A view of the Al Noor Mosque on Deans Avenue in Christchurch, New Zealand. File photo/ Reuters
A New Zealand man was sentenced to 21 months in prison on Tuesday for distributing videos of a massacre at two mosques in the city of Christchurch, media reported.
The lone gunman who killed 51 people in New Zealand’s worst peace-time mass shooting on March 15 broadcast the massacre live on Facebook.
Radio New Zealand said Philip Arps, 44, pleaded guilty to two charges of distributing objectionable material after sharing copies of the livestreamed video with about 30 people.
Arps also shared a video that was modified to add cross-hairs and a body count to the images of the massacre, the broadcaster said.
Christchurch District Court Judge Stephen O’Driscoll said that when Arps was asked for his opinion of the video, he replied it was “awesome”, Radio New Zealand said.
“It is clear from all the material before me that you have strong and unrepentant views towards the Muslim community,” it quoted O’Driscoll as saying during the sentencing.
New Zealand’s government has outlawed the sharing of videos of the massacre, which is punishable by up to 14 years in jail.
A self-described white supremacist, Arps was charged with “offensive behavior” and fined NZ$800 ($543) in 2016 after he delivered a bloodied pig’s head to Al Noor mosque, according to court documents.
The mosque was among the two targeted in the March massacre.
Last week, Australian Brenton Tarrant pleaded not guilty to 92 charges stemming from the massacre in the two mosques and will stand trial in May next year.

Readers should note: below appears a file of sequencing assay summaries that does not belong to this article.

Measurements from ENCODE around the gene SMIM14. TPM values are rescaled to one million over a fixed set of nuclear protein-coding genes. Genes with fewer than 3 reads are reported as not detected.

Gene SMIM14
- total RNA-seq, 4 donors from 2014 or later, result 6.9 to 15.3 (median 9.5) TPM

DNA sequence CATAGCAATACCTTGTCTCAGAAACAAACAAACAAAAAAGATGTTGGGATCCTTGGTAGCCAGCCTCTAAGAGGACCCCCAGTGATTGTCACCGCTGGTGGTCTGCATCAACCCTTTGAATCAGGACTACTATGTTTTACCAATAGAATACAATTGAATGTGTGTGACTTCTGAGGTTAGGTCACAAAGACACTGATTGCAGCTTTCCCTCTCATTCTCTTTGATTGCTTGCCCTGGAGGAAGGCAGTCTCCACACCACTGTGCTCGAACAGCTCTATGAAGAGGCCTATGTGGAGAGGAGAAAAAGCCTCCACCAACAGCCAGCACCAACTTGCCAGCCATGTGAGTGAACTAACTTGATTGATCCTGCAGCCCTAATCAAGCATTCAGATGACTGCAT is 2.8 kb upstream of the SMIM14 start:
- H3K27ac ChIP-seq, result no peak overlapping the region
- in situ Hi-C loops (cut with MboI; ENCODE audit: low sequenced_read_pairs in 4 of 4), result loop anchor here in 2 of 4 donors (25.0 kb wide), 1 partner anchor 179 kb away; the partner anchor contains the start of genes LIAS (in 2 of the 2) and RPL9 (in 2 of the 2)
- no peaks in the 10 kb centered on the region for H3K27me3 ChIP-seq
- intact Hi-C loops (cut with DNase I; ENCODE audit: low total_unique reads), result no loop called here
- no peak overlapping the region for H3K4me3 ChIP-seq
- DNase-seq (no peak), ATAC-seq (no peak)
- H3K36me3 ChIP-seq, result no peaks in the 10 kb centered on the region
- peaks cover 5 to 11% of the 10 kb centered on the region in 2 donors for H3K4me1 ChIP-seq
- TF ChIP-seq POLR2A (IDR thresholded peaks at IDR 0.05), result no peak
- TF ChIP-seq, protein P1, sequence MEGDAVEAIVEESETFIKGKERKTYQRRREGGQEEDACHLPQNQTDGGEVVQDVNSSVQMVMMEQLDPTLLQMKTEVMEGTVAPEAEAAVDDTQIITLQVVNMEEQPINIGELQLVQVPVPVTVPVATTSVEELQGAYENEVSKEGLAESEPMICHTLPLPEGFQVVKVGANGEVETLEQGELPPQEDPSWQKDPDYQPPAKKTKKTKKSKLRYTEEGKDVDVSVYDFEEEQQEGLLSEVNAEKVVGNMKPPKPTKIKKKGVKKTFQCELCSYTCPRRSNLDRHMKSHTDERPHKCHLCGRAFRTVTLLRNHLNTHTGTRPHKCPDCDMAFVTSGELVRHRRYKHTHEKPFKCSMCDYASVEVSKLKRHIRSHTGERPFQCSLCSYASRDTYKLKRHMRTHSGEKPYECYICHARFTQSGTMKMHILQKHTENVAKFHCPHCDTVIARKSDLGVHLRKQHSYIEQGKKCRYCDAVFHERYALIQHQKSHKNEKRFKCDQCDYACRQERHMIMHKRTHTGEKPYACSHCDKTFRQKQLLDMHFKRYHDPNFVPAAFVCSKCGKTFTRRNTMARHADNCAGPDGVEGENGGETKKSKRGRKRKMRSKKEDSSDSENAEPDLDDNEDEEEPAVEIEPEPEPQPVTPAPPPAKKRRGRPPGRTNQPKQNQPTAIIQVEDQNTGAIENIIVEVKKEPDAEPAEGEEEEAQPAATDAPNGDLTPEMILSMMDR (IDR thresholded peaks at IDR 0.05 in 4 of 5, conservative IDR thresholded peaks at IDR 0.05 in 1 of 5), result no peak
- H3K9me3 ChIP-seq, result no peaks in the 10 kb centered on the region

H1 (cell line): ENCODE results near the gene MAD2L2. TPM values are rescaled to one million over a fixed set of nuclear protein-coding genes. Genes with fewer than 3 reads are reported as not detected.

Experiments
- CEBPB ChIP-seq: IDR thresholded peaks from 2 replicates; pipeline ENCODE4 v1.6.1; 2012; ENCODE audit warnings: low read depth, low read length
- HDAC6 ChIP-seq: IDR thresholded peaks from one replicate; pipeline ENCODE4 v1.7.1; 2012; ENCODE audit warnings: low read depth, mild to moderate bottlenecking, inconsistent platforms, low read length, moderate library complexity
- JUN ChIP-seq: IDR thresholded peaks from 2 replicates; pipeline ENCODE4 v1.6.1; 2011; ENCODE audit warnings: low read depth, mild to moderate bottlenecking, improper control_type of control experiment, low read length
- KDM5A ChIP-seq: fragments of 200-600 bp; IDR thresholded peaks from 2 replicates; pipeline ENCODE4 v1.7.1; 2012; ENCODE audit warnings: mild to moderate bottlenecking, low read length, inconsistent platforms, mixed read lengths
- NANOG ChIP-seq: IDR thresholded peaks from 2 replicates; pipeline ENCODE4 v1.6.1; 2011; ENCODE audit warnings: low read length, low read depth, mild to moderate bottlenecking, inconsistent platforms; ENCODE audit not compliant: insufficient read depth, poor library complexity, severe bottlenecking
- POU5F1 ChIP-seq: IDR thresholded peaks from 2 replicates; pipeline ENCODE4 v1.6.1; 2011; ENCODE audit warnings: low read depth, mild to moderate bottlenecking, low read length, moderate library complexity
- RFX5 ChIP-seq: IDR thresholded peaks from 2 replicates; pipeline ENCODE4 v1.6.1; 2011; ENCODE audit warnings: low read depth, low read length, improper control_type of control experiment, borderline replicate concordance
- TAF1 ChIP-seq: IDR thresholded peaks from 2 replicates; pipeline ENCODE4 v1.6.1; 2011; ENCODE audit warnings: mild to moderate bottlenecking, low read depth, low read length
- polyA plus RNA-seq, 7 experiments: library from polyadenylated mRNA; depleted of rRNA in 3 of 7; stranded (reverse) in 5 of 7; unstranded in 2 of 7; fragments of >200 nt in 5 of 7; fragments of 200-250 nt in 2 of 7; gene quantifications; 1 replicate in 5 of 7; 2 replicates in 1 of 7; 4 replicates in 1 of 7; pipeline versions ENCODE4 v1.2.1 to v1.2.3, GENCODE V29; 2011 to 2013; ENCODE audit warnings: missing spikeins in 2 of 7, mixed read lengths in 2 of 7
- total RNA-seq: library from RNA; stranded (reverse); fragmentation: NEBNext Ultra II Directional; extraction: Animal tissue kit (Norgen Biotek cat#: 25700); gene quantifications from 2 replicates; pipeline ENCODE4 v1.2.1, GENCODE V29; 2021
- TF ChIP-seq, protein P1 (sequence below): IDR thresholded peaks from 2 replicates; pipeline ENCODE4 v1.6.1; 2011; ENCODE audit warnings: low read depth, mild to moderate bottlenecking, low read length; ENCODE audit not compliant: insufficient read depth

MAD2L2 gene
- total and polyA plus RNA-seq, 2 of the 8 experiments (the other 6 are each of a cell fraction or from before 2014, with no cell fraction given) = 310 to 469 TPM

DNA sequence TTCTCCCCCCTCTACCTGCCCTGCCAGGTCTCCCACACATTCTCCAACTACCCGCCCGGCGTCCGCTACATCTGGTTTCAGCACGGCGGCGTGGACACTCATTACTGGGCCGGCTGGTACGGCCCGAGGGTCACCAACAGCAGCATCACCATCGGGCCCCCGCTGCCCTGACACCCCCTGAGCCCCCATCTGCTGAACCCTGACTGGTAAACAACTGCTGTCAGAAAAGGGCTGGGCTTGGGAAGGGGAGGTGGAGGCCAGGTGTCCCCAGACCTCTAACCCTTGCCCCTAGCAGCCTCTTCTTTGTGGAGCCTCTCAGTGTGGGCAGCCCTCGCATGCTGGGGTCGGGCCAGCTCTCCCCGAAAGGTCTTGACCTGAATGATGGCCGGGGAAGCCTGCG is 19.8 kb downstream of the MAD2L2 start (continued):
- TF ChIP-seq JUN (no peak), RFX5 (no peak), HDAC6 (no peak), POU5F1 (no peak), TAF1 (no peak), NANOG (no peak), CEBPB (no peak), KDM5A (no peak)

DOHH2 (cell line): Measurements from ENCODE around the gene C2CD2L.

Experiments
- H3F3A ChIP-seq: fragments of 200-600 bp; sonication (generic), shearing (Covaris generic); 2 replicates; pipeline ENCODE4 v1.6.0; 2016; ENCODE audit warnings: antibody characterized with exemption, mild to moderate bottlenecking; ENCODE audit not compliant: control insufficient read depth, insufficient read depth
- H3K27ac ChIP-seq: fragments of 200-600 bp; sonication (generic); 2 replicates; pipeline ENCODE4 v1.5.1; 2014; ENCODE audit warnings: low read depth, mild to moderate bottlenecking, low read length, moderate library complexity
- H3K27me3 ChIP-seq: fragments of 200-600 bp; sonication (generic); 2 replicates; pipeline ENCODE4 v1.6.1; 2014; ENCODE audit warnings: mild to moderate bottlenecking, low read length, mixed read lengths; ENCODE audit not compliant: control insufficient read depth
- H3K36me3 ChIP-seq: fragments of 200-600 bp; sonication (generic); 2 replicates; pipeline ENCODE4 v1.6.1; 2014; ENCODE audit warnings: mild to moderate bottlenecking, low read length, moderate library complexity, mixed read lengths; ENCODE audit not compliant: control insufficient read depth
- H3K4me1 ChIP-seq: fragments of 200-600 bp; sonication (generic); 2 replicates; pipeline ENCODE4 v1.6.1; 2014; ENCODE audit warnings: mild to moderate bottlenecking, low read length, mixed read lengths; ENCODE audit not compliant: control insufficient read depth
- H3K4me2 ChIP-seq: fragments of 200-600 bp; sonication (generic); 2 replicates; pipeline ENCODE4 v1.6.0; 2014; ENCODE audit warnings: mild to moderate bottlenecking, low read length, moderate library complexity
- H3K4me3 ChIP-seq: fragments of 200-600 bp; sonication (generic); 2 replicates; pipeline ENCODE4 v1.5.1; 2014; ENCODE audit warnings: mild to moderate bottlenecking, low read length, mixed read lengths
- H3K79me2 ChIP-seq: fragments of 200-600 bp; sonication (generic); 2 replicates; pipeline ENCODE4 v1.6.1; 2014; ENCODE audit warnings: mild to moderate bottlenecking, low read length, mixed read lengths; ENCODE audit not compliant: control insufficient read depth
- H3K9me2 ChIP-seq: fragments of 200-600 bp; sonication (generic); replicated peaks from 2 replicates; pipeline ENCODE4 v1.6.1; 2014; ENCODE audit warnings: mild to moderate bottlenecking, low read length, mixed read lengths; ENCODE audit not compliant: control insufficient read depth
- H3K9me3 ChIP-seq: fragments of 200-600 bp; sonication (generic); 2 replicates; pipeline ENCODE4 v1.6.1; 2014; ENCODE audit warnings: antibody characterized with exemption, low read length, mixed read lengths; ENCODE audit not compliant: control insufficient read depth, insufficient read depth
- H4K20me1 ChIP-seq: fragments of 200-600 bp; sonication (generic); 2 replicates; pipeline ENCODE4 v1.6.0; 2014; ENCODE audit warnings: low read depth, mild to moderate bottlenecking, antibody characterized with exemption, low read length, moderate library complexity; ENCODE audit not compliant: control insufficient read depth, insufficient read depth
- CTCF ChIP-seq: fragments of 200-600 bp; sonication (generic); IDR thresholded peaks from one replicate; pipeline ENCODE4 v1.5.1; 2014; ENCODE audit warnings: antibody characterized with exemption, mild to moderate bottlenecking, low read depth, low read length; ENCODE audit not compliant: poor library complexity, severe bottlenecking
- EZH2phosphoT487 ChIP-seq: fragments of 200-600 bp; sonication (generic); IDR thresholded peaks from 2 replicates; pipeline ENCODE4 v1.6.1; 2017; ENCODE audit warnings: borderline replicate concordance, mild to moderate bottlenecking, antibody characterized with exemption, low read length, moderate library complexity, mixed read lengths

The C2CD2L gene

Thousands stood in silence in a Christchurch park on Friday as the names of 50 people shot dead in two mosques were read out at a national memorial service, with speakers calling for the legacy of the tragedy to be a kinder, more tolerant New Zealand.
An inquiry into Christchurch’s mosques shooting massacre began hearing evidence on Monday, as New Zealand Prime Minister Jacinda Ardern prepared to co-host a meeting in France that seeks global support to tackle online violence.
UN Secretary General Antonio Guterres warned hate speech was spreading online “like wildfire” at a meeting with victims of the Christchurch mosque shootings on Tuesday, vowing the world body will lead efforts to extinguish the problem.
The guests were asked to undergo a COVID-19 tests, and to present the negative result of the test before entering the house.
The Ministry of Health and Prevention, MoHAP, on Saturday said it carried out 77,640 additional COVID-19 tests in the country over the last 24 hours, using the latest testing methods.
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